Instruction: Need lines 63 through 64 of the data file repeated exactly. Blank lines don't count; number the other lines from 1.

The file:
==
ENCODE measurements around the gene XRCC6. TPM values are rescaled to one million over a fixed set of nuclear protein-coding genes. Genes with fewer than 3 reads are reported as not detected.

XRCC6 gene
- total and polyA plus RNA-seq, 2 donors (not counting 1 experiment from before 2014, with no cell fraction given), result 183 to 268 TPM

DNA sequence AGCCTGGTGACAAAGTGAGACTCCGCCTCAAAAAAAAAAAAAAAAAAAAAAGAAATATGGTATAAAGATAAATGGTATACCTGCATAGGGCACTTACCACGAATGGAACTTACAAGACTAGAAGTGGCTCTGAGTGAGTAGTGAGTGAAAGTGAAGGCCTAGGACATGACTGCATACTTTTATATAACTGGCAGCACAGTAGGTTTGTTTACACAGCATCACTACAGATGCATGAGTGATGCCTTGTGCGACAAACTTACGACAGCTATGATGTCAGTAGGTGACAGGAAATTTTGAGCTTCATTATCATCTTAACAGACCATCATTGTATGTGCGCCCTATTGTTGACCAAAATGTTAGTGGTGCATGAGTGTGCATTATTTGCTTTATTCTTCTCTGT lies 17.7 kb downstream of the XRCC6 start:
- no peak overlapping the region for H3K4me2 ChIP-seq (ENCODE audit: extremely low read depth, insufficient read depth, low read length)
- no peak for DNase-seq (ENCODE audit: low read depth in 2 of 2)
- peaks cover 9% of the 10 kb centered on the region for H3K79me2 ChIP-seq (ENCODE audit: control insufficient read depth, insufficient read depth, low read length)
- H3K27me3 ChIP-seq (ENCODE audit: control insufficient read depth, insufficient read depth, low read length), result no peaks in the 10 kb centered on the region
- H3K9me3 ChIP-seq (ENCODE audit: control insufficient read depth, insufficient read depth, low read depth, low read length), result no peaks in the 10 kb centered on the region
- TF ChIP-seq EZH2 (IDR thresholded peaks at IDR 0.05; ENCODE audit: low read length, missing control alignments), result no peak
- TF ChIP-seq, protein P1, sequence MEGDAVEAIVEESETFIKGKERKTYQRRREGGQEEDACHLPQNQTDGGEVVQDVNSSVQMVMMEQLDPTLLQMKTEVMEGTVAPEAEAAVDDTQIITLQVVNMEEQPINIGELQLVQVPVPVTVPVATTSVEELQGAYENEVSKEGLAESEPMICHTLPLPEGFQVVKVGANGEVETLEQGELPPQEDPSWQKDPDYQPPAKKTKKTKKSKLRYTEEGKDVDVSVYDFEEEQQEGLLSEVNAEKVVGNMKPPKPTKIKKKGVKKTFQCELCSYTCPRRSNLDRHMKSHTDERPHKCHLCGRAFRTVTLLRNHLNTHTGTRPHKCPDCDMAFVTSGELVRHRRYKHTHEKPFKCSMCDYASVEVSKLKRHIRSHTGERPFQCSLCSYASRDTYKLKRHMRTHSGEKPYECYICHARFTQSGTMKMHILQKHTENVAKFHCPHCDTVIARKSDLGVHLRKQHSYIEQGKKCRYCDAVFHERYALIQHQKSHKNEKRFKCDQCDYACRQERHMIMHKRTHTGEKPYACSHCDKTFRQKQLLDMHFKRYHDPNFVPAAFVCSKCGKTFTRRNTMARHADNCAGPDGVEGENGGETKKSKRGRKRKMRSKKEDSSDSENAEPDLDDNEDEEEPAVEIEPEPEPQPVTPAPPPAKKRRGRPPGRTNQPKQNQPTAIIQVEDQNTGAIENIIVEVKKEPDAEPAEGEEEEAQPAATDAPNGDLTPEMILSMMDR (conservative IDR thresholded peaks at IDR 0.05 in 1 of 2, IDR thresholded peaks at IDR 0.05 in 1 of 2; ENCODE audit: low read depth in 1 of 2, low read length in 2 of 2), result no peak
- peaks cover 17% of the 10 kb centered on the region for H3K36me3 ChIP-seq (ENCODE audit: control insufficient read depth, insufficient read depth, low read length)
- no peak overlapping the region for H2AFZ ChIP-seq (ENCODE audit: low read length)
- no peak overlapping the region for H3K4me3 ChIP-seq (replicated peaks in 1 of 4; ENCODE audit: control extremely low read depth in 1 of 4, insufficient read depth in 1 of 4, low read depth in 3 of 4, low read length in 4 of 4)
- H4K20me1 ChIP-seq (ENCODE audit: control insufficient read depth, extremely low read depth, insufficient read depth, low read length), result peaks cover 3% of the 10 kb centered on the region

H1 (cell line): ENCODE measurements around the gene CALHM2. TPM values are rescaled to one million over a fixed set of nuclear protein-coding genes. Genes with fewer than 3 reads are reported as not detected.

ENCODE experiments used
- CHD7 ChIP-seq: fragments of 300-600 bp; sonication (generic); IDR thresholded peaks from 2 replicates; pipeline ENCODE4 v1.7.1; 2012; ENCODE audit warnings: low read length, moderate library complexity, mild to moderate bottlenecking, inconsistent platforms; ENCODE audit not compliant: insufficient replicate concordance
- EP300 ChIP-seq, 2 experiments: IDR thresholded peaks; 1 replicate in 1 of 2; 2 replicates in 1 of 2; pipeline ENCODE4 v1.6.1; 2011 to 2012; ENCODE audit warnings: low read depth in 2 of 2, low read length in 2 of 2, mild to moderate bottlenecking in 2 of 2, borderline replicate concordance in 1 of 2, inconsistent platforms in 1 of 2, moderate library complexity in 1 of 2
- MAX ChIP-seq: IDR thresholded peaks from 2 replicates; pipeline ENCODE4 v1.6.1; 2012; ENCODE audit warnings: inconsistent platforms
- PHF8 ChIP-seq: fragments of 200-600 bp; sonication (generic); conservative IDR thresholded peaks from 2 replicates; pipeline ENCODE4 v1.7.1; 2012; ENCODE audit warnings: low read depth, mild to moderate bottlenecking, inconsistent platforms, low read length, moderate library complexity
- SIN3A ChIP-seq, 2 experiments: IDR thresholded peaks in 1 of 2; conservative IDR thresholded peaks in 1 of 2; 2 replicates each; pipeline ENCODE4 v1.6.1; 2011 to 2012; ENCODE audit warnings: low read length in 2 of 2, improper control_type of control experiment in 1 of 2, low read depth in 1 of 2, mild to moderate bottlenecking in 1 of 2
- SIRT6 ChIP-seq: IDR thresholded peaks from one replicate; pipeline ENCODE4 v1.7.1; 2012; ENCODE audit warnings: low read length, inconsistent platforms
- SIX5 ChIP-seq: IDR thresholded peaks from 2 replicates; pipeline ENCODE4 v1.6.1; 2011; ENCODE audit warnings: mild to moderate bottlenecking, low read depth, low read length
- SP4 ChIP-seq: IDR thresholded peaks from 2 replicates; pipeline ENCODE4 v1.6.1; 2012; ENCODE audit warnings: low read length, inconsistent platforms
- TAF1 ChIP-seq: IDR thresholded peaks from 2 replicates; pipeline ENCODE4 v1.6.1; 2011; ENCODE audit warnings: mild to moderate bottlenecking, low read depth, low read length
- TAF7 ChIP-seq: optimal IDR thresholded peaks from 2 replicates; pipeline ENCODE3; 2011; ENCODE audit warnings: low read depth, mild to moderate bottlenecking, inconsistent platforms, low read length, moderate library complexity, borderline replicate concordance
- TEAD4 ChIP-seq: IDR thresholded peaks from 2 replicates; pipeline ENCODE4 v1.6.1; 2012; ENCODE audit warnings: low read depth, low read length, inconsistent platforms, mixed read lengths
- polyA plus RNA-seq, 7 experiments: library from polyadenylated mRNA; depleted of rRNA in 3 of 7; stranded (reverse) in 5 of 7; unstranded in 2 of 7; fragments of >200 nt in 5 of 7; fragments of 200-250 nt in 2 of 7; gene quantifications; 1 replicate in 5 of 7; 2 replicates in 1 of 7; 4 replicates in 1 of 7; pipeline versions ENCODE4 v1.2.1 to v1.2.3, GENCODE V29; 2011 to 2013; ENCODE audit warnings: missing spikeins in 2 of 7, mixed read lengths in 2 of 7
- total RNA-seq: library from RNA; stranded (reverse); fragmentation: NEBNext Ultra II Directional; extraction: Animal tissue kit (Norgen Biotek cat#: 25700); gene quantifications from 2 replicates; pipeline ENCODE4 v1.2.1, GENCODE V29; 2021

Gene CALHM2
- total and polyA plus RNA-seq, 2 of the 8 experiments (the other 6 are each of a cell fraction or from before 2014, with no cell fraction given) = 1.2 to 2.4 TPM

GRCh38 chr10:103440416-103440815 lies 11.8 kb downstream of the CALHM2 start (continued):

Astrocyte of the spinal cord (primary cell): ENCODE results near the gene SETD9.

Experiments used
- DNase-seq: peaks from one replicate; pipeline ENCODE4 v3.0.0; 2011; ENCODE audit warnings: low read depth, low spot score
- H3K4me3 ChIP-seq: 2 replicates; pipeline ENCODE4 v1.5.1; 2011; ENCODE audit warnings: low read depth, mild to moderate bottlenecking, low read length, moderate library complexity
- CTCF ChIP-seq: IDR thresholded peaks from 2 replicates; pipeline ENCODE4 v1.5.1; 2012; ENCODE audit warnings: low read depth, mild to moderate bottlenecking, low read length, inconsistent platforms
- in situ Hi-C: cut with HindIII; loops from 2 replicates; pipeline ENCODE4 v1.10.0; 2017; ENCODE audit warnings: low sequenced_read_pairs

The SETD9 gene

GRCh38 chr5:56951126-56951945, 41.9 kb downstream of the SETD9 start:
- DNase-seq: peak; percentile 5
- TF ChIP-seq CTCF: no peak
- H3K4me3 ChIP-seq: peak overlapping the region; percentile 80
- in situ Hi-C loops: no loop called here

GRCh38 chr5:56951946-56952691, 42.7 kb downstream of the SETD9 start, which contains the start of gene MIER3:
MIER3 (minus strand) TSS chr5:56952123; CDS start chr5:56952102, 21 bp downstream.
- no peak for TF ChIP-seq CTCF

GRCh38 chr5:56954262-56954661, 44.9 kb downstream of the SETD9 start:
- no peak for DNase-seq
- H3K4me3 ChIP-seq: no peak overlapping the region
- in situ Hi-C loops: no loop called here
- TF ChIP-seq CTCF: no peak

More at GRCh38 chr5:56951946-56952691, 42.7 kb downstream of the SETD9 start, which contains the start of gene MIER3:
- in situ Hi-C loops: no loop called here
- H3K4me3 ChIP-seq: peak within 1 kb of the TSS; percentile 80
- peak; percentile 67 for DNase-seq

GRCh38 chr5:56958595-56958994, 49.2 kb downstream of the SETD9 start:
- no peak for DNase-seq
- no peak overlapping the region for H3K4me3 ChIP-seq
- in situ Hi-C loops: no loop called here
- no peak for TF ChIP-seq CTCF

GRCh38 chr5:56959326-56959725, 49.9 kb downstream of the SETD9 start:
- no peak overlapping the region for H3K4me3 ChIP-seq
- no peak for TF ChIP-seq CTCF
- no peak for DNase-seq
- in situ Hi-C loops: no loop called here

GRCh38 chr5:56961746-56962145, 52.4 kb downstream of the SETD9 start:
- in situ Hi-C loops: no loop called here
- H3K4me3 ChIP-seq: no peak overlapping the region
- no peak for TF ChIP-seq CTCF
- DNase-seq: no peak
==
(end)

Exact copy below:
GRCh38 chr5:56959326-56959725, 49.9 kb downstream of the SETD9 start:
- no peak overlapping the region for H3K4me3 ChIP-seq